Est had its critics and proponents.[6] A year after Getting It was published, over 100,000 people completed the est training, including public figures and mental health professionals.[6] In 1985, Werner Erhard and Associates repackaged the course as "The Forum", a seminar focused on "goal-oriented breakthroughs".[3] By 1988, approximately one million people had taken some form of the trainings.[3] In the early 1990s Erhard faced family problems, as well as tax problems that were eventually resolved in his favor.[3][9][10] A group of his associates formed the company Landmark Education in 1991.[11]


Sheridan Fenwick, in her early thirties when Getting It was published,[12] had graduated with a Bachelor of Arts degree from Goucher College and received a doctorate in psychopathology and social psychology from Cornell University.[13] Her Ph.D. dissertation was published in 1975.[14] Fenwick served as the director of social policy in the Department of City Planning of Chicago, Illinois, as assistant attending psychologist at Montefiore Medical Center, and as a faculty member of Columbia University's department of psychology.[13]

Fenwick writes that although she had been trained as a clinical psychologist, she avoided "consciousness" movements and never participated in transactional analysis or similar therapies, including Transcendental Meditation, Esalen, Arica, Gestalt therapy and Mind Dynamics.[15] When she met with graduates of the est training and heard their testimonials and observed their level of self-confidence, she considered taking the training.[16]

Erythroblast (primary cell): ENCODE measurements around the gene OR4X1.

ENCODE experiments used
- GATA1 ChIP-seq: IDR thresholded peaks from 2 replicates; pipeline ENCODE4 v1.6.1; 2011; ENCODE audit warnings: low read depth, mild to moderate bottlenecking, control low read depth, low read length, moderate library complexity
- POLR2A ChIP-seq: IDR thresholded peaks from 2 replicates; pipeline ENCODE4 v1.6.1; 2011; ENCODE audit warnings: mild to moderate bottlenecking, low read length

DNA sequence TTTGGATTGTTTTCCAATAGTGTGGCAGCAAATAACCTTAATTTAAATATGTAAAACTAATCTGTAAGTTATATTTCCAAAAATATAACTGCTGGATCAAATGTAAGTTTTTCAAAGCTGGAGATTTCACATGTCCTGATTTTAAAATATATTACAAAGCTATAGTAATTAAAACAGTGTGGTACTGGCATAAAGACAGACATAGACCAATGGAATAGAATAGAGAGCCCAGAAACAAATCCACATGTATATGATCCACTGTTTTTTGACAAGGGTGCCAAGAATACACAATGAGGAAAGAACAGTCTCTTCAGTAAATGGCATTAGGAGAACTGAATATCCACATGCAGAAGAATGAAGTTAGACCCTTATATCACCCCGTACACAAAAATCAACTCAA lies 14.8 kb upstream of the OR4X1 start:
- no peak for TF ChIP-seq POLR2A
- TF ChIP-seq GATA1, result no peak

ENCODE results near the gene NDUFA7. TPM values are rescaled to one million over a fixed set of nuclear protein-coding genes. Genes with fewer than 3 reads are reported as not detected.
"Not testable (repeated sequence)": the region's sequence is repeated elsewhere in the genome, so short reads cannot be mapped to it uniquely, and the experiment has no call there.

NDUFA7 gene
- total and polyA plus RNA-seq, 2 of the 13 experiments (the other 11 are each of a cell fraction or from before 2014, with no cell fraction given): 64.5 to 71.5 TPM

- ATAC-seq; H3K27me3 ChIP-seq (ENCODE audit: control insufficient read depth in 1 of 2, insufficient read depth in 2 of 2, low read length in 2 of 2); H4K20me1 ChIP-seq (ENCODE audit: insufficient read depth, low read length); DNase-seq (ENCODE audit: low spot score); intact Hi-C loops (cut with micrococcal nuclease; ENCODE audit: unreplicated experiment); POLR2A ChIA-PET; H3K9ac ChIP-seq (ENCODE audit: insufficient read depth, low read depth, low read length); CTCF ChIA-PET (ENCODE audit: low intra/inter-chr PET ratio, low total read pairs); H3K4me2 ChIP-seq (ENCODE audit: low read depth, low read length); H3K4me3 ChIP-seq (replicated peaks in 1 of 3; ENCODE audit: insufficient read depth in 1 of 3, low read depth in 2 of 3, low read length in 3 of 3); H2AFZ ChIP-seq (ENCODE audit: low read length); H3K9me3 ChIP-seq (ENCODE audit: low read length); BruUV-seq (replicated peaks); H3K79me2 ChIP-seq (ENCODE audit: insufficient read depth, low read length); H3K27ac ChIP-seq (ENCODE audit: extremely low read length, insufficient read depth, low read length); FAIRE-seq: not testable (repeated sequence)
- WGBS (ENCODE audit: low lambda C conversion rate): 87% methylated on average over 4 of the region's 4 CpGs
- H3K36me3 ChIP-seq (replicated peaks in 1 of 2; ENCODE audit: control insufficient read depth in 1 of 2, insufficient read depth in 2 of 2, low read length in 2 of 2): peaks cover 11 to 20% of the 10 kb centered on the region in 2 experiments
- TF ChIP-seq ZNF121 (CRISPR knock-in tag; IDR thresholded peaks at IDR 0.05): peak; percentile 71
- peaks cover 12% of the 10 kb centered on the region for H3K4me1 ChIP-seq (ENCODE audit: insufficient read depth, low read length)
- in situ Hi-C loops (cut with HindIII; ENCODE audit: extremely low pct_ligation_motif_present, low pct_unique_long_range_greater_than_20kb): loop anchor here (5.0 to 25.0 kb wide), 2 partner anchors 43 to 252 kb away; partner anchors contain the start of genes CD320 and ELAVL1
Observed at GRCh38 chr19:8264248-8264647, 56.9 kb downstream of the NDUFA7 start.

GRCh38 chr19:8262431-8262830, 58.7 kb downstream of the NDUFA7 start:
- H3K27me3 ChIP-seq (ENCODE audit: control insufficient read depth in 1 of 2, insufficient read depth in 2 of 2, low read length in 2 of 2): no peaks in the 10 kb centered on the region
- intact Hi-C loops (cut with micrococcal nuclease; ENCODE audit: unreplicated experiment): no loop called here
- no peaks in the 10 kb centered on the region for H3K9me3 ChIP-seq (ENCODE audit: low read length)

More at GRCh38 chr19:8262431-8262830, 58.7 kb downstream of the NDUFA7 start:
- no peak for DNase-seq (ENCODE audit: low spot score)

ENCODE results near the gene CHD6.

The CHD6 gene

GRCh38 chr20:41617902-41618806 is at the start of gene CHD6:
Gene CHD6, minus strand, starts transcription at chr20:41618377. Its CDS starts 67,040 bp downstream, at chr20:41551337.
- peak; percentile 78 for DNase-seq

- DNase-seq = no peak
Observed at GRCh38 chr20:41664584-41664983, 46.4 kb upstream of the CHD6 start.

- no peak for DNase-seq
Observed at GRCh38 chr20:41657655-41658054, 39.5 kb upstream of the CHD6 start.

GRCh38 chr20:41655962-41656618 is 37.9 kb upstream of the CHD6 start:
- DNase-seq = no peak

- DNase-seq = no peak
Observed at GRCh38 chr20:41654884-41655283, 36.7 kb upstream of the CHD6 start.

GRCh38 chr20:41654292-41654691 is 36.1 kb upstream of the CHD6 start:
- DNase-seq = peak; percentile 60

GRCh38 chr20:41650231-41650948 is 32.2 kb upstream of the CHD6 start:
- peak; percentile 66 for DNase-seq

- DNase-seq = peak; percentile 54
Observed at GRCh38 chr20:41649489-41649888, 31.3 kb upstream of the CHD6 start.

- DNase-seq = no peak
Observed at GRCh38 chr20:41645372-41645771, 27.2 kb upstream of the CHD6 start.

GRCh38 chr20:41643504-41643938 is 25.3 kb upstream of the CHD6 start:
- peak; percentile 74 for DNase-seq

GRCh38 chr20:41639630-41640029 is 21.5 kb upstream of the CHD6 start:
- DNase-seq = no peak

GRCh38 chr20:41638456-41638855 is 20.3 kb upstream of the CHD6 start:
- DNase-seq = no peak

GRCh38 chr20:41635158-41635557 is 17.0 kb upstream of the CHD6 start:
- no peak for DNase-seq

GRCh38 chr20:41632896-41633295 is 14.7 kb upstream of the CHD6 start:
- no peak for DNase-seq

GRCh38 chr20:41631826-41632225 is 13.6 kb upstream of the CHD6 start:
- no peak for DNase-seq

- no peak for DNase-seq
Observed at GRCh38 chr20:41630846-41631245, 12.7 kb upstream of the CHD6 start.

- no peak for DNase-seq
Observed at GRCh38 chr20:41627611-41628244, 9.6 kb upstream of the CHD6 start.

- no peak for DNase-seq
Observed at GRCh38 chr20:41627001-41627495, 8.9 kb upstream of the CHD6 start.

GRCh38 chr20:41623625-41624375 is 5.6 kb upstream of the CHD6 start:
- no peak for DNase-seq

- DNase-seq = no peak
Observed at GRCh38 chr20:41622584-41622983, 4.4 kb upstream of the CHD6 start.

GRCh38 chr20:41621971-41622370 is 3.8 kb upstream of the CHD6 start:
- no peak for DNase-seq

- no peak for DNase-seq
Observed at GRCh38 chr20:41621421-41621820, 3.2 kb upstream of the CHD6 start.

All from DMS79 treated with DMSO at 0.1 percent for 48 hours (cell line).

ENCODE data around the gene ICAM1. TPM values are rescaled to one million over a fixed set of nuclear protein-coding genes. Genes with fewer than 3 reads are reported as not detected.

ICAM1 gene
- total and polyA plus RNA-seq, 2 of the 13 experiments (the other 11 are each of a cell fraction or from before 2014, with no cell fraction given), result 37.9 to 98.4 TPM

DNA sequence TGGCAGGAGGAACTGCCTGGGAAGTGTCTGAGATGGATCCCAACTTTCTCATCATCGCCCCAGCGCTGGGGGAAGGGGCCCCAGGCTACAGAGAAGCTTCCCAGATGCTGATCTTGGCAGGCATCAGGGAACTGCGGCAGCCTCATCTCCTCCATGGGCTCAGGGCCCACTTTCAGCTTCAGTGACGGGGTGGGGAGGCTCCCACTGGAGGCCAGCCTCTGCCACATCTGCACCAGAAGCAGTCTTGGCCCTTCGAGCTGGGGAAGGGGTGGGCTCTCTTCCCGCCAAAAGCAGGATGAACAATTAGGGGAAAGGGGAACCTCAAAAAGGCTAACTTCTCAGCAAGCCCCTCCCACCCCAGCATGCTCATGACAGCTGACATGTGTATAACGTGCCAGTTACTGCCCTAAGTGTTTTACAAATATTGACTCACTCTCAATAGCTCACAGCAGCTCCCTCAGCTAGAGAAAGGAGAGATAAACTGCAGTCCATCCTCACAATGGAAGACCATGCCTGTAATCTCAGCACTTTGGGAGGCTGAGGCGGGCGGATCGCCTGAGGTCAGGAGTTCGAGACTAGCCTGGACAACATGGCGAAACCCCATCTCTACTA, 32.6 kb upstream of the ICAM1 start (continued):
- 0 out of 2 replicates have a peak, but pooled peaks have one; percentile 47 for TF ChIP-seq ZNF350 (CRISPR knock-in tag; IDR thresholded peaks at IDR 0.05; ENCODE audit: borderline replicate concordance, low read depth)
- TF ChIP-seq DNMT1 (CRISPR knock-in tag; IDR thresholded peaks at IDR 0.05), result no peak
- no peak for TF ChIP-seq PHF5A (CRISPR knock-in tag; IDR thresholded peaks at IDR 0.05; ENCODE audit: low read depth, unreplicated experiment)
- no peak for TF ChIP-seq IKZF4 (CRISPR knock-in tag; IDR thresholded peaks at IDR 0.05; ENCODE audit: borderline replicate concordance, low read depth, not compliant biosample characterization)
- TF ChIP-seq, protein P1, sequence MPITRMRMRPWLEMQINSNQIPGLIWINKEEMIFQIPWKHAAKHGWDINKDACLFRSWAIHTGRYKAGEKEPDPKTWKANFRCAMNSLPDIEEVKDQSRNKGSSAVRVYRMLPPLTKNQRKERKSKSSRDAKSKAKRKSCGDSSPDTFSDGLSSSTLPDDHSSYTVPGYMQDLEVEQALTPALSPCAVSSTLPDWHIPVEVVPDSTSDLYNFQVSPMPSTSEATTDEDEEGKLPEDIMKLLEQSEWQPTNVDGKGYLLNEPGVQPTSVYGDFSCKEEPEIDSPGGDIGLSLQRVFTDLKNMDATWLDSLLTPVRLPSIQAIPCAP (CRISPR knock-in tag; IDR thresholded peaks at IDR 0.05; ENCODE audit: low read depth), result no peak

After some preliminary research, Fenwick decided to take the training as a participant rather than as a professional observer.[17] She paid the $250.00 course fee and enrolled in a four-day est program to examine its methods and its appeal.[8][18] She reports that the training was an "extraordinary experience", but that she had "serious concerns about the implications of the est phenomenon", and that people should know more about it.[17] The book was first published September 16, 1976, by J. B. Lippincott Company.[19] A second edition was published by Penguin Books in 1977. Fenwick went on to work as director of the Behavioral Medicine Clinic at Abbott Northwestern Hospital in Minneapolis, before retiring in 1993 to set up Psybar, an online service to provide psychological experts for court cases.[20]


The book comprises two sections. The first section describes Fenwick's own experiences of the training; the second analyzes the est program's methodology and effects.[6] In her analysis of the course, she states:

"While the consensus of informed opinion, based on summaries of research findings, is that interventions similar to the est training have only modestly positive effects, I think that the existing research provides us with an underestimate of the effect of the est training. This training represents a distillation of some of the most powerful techniques and central precepts for attitude and behavior change ... I would guess that the effects of the est training are substantial for a large proportion of people."[21]